What are the benefits of miso soup? Also, how to make this traditional Japanese dish vegan

In Japan, you’d be hard-pressed to find a person who doesn’t eat miso soup regularly. According to some reports, it is consumed at least once a day by about three-quarters of the population. And it’s easy to see why: broth is nutritious, warming, and renowned for its health benefits. But it also has a long history in Japan, making it more than just a nutritious food. Miso soup is also about culture and identity.

Over the years, miso soup has become popular in the West as well. If you sit down to eat at a Japanese restaurant in the United States, for example, you will always see the dish listed on the appetizer menu. But if you’ve got a taste for miso, it’s easy to make this nutritious broth at home too. We’ve collected some of our favorite vegan recipes below. But first: what is miso soup? Where did it come from? And why is it so good for you?

What is miso soup?

In its simplest form, miso soup is made with just two main ingredients: miso paste and dashi stock. There are several varieties of the former, but the most common is rice miso (also known as kome miso). It is a fermented paste made from soybeans, koji rice and salt.

Dashi is a type of soup stock, and typically, it’s made with kelp, shiitake mushrooms, bonito flakes (derived from skipjack tuna), and baby anchovies. Because the latter two ingredients come from fish, dashi is not always vegetarian. But it’s possible to find (and make) vegan versions with just shiitake and kelp.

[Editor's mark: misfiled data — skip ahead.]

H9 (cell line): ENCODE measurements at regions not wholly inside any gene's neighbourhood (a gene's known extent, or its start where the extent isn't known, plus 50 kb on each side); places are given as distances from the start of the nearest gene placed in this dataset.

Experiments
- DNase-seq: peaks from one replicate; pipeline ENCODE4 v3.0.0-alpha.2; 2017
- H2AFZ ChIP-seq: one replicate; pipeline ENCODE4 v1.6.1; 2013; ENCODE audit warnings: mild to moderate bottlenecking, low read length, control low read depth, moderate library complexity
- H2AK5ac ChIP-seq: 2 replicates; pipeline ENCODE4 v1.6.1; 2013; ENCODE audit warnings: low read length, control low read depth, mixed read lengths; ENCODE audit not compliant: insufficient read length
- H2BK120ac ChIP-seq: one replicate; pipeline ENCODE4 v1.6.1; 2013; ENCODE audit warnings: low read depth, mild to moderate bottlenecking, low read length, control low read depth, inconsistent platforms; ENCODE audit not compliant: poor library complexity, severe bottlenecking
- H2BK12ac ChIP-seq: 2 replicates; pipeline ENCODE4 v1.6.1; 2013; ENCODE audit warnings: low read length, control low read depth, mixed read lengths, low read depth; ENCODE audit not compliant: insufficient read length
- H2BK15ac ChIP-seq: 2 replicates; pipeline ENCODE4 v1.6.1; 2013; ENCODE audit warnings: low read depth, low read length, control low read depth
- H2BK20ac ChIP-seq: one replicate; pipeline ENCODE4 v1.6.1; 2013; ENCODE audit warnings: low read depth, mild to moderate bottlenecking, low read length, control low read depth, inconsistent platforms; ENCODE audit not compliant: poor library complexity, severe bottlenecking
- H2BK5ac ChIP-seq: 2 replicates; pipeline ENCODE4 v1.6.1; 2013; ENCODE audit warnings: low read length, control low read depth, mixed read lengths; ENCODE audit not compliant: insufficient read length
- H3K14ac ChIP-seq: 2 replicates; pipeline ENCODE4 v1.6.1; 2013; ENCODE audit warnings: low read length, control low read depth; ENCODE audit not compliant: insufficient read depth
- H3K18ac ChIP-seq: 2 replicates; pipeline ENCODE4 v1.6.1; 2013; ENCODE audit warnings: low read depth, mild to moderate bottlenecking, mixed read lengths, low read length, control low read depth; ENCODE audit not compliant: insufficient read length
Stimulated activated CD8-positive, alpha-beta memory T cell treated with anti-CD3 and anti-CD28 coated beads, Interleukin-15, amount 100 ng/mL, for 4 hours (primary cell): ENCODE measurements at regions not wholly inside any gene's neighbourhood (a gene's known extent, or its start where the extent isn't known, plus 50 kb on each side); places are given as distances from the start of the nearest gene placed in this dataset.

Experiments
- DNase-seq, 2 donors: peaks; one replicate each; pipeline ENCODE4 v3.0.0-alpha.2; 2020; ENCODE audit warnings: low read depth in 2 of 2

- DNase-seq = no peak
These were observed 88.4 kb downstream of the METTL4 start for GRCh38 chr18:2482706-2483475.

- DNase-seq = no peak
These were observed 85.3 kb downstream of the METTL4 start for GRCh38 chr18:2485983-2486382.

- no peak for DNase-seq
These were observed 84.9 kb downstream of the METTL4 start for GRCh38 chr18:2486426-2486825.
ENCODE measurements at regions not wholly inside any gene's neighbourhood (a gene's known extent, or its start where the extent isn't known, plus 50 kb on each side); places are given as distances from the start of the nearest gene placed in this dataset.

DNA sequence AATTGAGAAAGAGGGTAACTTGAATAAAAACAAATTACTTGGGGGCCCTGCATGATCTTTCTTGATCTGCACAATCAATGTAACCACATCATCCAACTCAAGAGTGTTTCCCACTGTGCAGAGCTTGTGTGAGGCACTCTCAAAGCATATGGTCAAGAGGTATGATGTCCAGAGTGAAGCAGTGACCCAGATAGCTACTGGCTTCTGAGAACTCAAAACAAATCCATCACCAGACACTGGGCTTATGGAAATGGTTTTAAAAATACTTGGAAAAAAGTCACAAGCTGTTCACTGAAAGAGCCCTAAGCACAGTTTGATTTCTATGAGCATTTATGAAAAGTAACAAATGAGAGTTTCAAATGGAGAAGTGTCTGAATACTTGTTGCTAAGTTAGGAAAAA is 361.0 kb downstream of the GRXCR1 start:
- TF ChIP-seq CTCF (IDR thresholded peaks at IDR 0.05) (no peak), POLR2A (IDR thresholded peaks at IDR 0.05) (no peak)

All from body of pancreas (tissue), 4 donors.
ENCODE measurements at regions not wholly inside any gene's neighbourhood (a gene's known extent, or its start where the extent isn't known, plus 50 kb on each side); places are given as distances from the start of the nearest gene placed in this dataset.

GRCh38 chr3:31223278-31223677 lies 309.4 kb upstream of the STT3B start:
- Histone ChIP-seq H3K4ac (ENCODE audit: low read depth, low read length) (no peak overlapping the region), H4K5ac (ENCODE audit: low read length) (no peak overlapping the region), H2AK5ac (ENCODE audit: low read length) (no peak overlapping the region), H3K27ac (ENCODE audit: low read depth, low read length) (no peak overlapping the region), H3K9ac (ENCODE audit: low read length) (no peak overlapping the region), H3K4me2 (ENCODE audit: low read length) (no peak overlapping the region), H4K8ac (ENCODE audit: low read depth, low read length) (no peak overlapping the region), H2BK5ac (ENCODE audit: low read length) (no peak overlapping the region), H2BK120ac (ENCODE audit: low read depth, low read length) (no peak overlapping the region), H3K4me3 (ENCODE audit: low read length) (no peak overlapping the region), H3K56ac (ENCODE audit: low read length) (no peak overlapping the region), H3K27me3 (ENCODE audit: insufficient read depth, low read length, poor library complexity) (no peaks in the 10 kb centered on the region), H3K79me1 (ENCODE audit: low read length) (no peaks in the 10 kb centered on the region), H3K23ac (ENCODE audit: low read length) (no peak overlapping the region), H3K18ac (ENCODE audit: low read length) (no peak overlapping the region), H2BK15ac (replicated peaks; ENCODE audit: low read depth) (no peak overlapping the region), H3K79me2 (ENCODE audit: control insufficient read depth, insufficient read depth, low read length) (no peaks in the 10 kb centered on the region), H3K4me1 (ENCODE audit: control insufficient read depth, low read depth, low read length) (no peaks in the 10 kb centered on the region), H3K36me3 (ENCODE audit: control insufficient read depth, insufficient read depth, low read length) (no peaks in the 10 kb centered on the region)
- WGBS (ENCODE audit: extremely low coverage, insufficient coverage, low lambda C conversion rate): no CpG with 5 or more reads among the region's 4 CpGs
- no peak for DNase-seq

Many people choose to add additional ingredients to miso soup, such as seaweed, vegetables, and tofu.


History of Miso Soup

Japanese people have been eating miso for over 1,000 years. But it wasn’t always accessible to everyone. During the Heian period, which ended in 1185, miso paste was reserved only for the rich and elite. At the time, it was more than just food – it was a valuable commodity. In fact, it was even used to pay salaries, reports Marukome, one of Japan’s top miso producers.

In the later Kamakura period, the introduction of statues and mortars by Chinese Buddhist monks changed the entire miso game. Using these simple tools, the paste could be ground down and dissolved in water, resulting in soup (a dish that was later favored and often eaten by samurai warriors). Over the centuries, miso soup became accessible to everyone, not just the elite. By 1800, miso shops and restaurants were the norm in Tokyo (though it was then called Edo).

For a dish with an ancient history, miso soup has not struggled to adapt to modern times. In fact, in 2022, the miso market was worth about $68 billion. And by 2032, it is expected to exceed $107 billion.

Benefits of miso soup

But why, exactly, is miso soup so popular? Here are some reasons. For one, it’s quite tasty. And on a cold winter day, it’s warm and cozy. But it is also very good for your health. It is rich in nutrients like protein, carbohydrates, manganese, vitamin K, copper and zinc.